Drinking Before Noon

When is it appropriate to grap for a free dark beer befroe noon? How about just after you have finished one of the most draining races of your life. Marc had goaded us all into doing a 30k ski race; Khalil was thrilled to participate. Todd and I were a bit more apprehensive.

As we lined up this morning, none of us knew what to expect. Yesterday we slogged through some awful snow, duck walking and whining. Today the snow was packed and fast and so as the gun when off we all were in better shape today, and we began to climb. The course took us up 10km to the top of the mountain. It was a slog but at the top there was lemonade and cookies waiting for us -- and then the fun began. The downhill through the Sierras was fast, beautiful and like nothing else I have ever done before. Within seconds, it seemed, we were at the 20km mark. From there throbbing legs and more lemonade and cookies took us all through to the finish. And then, not a moment too soon, it was time for chili and free dark beer. The Great Ski Race was indeed a great race!

The great race Khalil

Well I feel like hell right now..even typing this entry is taking up a lot of effort.

So we all went along with Marc's idea to do the 30 KM race from Tahoe city to Truckee. I really didn't imagine it would be that hard.

I was pretty excited to race when I woke up in the morning. We made pancakes for breakfast and hustled out of the hut. We got to the race course and it was a lot like a rowing race, with people husltling around to prepare their eqiupment and last minute bathroom stops.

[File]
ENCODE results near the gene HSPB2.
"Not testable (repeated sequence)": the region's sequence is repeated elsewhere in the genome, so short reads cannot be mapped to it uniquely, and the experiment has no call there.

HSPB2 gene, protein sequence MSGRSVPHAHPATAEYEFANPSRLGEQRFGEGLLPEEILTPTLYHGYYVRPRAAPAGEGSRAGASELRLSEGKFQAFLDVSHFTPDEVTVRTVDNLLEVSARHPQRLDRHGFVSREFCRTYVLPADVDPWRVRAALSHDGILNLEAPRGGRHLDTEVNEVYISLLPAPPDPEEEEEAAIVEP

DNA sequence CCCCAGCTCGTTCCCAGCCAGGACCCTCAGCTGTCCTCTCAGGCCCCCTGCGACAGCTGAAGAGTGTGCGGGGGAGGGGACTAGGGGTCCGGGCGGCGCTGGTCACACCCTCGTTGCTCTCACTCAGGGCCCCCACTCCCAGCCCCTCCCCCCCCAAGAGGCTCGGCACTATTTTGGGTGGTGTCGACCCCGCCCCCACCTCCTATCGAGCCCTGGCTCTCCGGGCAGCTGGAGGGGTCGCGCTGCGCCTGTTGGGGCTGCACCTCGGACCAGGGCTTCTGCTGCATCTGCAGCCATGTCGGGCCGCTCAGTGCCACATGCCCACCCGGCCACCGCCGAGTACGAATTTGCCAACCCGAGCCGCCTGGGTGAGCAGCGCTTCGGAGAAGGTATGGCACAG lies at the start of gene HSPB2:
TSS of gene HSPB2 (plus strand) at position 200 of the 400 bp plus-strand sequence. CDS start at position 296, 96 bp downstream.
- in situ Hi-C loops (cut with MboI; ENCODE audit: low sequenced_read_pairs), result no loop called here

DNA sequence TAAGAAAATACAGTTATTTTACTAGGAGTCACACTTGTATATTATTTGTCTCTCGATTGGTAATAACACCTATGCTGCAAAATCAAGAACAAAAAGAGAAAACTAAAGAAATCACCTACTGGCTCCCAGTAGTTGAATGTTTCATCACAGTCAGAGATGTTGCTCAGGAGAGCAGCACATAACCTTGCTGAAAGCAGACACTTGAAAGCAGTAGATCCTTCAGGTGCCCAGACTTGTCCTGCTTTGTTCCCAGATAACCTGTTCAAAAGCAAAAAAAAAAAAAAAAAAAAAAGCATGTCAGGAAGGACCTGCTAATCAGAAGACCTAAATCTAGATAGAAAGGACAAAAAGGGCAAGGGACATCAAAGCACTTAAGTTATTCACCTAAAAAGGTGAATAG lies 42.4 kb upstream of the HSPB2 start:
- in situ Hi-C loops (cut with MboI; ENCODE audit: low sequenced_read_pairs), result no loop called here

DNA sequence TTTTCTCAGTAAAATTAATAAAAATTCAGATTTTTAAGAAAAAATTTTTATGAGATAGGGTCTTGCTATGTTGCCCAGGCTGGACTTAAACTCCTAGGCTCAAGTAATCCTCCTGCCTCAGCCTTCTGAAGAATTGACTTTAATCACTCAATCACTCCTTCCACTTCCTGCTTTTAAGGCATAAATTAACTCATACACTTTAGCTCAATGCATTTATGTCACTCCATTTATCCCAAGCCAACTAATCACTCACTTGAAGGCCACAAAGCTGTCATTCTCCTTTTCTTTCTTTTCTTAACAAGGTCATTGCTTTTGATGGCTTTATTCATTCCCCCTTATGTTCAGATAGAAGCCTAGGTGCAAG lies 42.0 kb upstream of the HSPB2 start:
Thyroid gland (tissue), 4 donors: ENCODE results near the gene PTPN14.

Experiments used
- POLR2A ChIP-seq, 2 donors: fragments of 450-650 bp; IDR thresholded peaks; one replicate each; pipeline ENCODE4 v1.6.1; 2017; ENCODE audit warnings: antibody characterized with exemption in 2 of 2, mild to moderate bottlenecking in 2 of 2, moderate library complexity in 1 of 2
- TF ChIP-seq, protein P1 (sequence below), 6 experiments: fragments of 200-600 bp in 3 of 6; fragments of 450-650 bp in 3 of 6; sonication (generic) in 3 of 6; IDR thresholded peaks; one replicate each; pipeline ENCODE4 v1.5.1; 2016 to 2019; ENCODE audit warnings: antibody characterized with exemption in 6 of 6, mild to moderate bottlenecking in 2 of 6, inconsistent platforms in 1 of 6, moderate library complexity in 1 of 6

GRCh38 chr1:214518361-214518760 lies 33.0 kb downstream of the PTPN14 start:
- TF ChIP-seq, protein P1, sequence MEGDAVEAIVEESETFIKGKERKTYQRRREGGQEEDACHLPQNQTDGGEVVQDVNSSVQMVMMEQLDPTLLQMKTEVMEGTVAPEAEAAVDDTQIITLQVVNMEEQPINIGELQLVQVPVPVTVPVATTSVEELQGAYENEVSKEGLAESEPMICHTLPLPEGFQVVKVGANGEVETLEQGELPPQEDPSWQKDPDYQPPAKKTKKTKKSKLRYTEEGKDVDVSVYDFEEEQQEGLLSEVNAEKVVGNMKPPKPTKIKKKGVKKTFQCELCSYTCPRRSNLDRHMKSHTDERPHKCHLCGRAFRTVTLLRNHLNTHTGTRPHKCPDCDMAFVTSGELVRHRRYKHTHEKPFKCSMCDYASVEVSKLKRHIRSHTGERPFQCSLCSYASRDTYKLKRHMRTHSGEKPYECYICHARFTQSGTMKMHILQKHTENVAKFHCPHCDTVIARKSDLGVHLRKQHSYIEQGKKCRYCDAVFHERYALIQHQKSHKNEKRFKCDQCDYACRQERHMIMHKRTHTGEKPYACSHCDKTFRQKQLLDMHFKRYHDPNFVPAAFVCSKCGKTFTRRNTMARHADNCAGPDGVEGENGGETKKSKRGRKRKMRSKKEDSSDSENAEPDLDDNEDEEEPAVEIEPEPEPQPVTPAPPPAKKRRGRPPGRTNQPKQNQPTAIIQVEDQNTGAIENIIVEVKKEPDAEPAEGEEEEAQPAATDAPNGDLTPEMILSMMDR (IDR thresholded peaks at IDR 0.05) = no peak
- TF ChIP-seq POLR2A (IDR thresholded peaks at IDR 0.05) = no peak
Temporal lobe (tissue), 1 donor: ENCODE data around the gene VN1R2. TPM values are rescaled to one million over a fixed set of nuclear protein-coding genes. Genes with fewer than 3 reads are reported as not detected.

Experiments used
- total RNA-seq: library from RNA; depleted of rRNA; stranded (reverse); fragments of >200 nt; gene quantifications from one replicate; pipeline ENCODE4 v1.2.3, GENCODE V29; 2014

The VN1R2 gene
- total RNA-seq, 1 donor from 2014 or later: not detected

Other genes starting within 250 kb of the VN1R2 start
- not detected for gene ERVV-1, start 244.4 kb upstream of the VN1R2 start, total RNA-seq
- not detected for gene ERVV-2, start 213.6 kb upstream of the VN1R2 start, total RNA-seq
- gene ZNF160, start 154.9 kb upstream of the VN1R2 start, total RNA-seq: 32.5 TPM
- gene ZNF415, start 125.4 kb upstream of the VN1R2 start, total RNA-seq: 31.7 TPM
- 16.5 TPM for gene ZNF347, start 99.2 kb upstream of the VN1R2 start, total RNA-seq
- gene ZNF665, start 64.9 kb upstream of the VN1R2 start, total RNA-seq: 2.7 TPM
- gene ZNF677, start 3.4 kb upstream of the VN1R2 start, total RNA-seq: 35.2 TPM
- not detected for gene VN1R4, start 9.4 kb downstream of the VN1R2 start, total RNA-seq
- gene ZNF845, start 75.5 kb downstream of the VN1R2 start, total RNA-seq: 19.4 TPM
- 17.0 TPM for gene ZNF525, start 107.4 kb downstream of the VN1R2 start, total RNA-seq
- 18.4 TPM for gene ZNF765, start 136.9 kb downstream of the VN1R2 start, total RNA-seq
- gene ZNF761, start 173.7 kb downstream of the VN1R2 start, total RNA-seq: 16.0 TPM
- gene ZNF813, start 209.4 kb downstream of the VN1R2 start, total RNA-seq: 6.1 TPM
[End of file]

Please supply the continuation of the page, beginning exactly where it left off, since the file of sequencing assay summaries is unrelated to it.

All four of us lined up in our starting pen. I had my classic skis on and was part a small minority among all the skaters. We were in the fourth starting group. There were six starting groups (it turns out I should have started in the fifth or maybe the sixth starting pen.

The first 5K was a moderate uphill and I was being passed by a steady stream of skaters of all kinds; young/old/women/men. I was striding fairly hard and passed a few slow skaters. After the first 5K the course turns up into a steep incline and stays that way for the next 6K.

At this point, it became a lot more even and the steady stream of skaters passing me, became a trickle and I started passing a lot of the skaters back as the incline evened out the style disadvantage. I was feeling good, but not great, my heart rate was probably a steady 165 bpm. I was pretty exhausted by the time I reached the peak where the first soup station was. I had only stopped once before for some gatorade so I stopped and had a couple of small cups of sports drink and took off down the hill.

The next 6K was for the most part a split between moderate and moderate to hard downhills. I kept snow plowing because I was afraid to pick up too much speed since my control around downhill turns had something to be desired. After passing the 15K mark I was starting to feel worn out and the downhills were stressing me out. Of course I didn't realize that the worst was yet to come. The course became much hillier with steep inclines and scary steep decents that had many hairpin turns. I ended up spilling out a few times when I new that I wouldn't make the turn. By this point any of the skaters that I had worked hard to pass were just whizzing by me down the hills. I finally got to the 20 K mark in one piece.